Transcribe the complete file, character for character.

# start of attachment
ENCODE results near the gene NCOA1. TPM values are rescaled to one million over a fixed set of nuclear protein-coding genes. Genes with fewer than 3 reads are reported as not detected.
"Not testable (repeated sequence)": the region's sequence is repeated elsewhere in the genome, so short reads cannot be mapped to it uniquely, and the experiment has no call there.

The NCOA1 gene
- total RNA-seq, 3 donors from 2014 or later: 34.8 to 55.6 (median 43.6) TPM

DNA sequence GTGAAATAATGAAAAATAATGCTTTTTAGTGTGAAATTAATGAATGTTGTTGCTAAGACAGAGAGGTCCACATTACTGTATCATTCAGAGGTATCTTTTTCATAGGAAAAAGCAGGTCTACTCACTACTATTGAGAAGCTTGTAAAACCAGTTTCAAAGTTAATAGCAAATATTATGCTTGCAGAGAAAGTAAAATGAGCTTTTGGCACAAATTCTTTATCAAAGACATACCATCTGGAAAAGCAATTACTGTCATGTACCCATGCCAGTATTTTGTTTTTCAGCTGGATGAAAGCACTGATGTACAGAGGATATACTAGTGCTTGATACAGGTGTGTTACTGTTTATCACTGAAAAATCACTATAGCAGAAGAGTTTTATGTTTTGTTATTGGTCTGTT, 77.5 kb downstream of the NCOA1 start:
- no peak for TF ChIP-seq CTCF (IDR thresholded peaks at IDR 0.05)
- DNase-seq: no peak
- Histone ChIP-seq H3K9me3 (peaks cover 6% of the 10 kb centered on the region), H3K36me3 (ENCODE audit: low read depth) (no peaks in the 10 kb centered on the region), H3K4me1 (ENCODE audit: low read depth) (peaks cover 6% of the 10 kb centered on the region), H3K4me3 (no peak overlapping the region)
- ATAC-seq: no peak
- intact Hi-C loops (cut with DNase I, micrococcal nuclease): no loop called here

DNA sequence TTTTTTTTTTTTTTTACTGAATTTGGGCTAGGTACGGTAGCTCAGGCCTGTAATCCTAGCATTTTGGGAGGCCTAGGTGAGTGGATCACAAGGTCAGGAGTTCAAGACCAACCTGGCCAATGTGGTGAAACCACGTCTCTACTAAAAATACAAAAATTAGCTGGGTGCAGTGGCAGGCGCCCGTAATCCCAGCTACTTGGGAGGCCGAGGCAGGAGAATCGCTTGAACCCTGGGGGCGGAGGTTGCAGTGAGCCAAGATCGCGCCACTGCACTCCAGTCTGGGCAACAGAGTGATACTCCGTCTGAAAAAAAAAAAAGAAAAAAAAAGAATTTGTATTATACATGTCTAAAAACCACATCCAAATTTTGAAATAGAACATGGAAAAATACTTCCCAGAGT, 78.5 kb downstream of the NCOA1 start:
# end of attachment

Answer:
ENCODE results near the gene NCOA1. TPM values are rescaled to one million over a fixed set of nuclear protein-coding genes. Genes with fewer than 3 reads are reported as not detected.
"Not testable (repeated sequence)": the region's sequence is repeated elsewhere in the genome, so short reads cannot be mapped to it uniquely, and the experiment has no call there.

The NCOA1 gene
- total RNA-seq, 3 donors from 2014 or later: 34.8 to 55.6 (median 43.6) TPM

DNA sequence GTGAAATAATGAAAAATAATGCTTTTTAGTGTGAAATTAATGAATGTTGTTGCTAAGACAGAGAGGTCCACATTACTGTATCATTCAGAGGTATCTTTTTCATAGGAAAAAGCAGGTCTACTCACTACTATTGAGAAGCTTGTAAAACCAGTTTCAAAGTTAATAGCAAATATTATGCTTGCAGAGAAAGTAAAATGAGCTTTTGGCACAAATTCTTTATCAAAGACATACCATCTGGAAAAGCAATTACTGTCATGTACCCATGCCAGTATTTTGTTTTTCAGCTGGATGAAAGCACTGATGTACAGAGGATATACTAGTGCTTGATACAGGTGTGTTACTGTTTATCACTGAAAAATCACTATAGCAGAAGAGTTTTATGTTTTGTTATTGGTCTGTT, 77.5 kb downstream of the NCOA1 start:
- no peak for TF ChIP-seq CTCF (IDR thresholded peaks at IDR 0.05)
- DNase-seq: no peak
- Histone ChIP-seq H3K9me3 (peaks cover 6% of the 10 kb centered on the region), H3K36me3 (ENCODE audit: low read depth) (no peaks in the 10 kb centered on the region), H3K4me1 (ENCODE audit: low read depth) (peaks cover 6% of the 10 kb centered on the region), H3K4me3 (no peak overlapping the region)
- ATAC-seq: no peak
- intact Hi-C loops (cut with DNase I, micrococcal nuclease): no loop called here

DNA sequence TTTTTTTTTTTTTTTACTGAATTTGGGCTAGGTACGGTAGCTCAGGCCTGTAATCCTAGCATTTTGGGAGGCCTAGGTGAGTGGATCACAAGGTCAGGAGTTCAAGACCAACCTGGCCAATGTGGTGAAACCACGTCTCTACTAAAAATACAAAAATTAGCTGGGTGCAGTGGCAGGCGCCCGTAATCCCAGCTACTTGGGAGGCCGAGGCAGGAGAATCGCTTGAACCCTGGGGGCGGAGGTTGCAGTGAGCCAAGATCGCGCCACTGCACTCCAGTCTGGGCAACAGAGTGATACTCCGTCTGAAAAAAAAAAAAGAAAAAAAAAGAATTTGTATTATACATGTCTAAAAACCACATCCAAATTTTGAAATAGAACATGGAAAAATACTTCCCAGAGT, 78.5 kb downstream of the NCOA1 start: